In case you are curious as well, Montessori is a method of education that emphasizes independence, freedom within limits, stimulating hands-on learning, mixed-age classrooms and safe and natural environments. The child is respected as an individual who has an innate drive to discover the world around her; thus she is given space to explore and experiment. She is allowed time to focus on a subject that interests her and to work for an uninterrupted period of time, enabling her to fully complete the task and feel a fulfilling and empowering sense of accomplishment.

In other words, the teacher more often follows the child than the other way around. This room for growth has nurtured many a young dreamer. Notable alumni include Sergey Brin and Larry Page, the co-founders of Google; precocious young diarist Anne Frank; famous chef and personality Julia Child; former first lady Jacqueline Kennedy Onassis; Wikipedia founder Jimmy Wales; Nobel Prize Winner and celebrated author Gabriel Garcia Marquez; Washington Post editor Katherine Graham; “Founder of Modern Management” Peter Drucker; accomplished young actress Dakota Fanning; founder Jeff Bezos; Prince William and Prince Harry; respected pediatrician T. Berry Brazelton; and many more … including the bright young graduates of Foothills Montessori!

Google co-founders Brin and Page have often credited the Montessori method with contributing to their success. “I think it was part of that training of not following rules and orders and being self-motivated, questioning what’s going on in the world, doing things a bit different,” Page stated in a 2010 interview with ABC (watch the video clip here).

Maria would have been proud of this sentiment and encouraged it in her own pupils. ““Discipline must come through liberty,” she wrote. “We do not consider an individual disciplined only when he has been rendered as artificially silent as a mute and as immovable as a paralytic. He is an individual annihilated, not disciplined. We call an individual disciplined when he is master of himself.”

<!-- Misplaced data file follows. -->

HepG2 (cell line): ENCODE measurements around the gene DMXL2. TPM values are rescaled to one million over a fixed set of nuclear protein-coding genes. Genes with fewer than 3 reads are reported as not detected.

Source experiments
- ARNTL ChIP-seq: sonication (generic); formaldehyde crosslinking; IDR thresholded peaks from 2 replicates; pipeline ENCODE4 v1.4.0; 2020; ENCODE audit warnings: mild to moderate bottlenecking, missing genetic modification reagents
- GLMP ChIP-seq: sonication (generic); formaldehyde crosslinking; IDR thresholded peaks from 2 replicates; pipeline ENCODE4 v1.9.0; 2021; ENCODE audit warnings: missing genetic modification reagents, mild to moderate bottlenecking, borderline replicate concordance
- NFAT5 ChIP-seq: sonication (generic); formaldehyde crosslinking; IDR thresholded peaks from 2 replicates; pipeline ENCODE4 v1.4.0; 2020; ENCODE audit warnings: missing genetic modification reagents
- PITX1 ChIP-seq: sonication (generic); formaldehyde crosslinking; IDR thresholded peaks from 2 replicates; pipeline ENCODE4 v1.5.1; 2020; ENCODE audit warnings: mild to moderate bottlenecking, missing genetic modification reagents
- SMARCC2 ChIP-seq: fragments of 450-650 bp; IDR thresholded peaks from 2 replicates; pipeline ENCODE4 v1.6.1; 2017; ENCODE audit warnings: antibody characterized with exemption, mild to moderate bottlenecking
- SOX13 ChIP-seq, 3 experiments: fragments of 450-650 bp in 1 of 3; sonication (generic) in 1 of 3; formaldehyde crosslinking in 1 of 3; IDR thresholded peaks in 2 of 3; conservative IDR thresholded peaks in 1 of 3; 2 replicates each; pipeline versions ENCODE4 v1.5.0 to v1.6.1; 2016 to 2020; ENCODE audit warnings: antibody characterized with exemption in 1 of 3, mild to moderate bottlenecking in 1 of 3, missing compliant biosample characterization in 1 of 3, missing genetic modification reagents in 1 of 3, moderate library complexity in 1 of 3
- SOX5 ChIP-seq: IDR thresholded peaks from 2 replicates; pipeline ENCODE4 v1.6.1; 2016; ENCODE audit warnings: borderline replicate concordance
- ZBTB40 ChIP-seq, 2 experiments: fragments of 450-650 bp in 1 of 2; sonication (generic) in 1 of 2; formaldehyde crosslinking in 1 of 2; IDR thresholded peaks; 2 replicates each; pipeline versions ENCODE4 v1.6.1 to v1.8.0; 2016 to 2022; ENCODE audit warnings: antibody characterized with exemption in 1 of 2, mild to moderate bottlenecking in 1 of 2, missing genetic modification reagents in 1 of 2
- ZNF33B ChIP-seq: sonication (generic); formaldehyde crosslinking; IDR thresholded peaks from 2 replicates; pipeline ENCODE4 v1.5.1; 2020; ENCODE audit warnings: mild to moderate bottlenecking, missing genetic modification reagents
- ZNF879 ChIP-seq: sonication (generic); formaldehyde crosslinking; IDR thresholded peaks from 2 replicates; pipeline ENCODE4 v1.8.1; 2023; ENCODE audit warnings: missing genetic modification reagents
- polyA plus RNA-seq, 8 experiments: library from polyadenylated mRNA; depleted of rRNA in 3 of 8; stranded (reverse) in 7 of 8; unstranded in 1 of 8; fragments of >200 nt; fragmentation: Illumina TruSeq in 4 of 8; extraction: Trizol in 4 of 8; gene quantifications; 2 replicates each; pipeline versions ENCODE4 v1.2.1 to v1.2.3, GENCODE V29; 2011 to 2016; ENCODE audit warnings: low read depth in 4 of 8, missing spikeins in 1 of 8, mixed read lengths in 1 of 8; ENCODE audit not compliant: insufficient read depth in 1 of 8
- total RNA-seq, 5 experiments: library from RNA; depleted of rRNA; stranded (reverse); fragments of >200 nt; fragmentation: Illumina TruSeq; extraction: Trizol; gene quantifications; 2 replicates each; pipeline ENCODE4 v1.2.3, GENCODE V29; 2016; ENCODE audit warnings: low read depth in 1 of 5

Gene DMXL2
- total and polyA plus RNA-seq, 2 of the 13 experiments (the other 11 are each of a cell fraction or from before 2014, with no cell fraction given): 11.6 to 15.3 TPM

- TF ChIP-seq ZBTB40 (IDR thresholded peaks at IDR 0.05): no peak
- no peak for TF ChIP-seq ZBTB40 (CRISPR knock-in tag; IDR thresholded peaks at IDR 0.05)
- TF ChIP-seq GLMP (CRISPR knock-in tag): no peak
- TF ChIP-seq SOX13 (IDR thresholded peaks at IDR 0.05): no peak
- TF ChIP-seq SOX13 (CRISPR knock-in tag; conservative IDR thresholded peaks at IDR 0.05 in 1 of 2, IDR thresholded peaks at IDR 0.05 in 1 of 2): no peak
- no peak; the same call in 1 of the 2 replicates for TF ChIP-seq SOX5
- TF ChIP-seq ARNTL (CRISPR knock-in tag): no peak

Montessori herself went against the grain, defying gender constrictions  that tried to prevent her from entering medical school and realizing her dreams. Her perseverance allowed her to become the first female doctor in Italy. She then went on to create what was at the time (and indeed, still is today) a highly forward-thinking educational system that drastically differed from conventional norms. Not one to bow to unjust authority, her schools in Italy were temporarily shut down when she refused to have her students dress in fascist uniform and give the fascist salute under Mussolini’s regime.

Fortunately, the world was more than eager for Montessori’s refreshing approach to the classroom and to life. She quickly gained international recognition, was thrice nominated for a Nobel Peace Prize and gained such prominent supporters as Alexander Graham Bell, Thomas Edison and Helen Keller.

Foothills Montessori School is proud to bear her name and espouse her philosophies. We believe that, married with 21st century technologies, caring and qualified faculty and endless enrichment opportunities, this ideology provides the best environment for young minds and active bodies. Students are taught to follow their passions and nurture their ideas, just as Montessori did.

So happy belated birthday, Maria. You are an example of a true leader, and your enlightened methods have made the world a better place.

Curiosity still not satisfied? See, we told you learning is addictive. Check out more on Maria Montessori here and on her method of education here.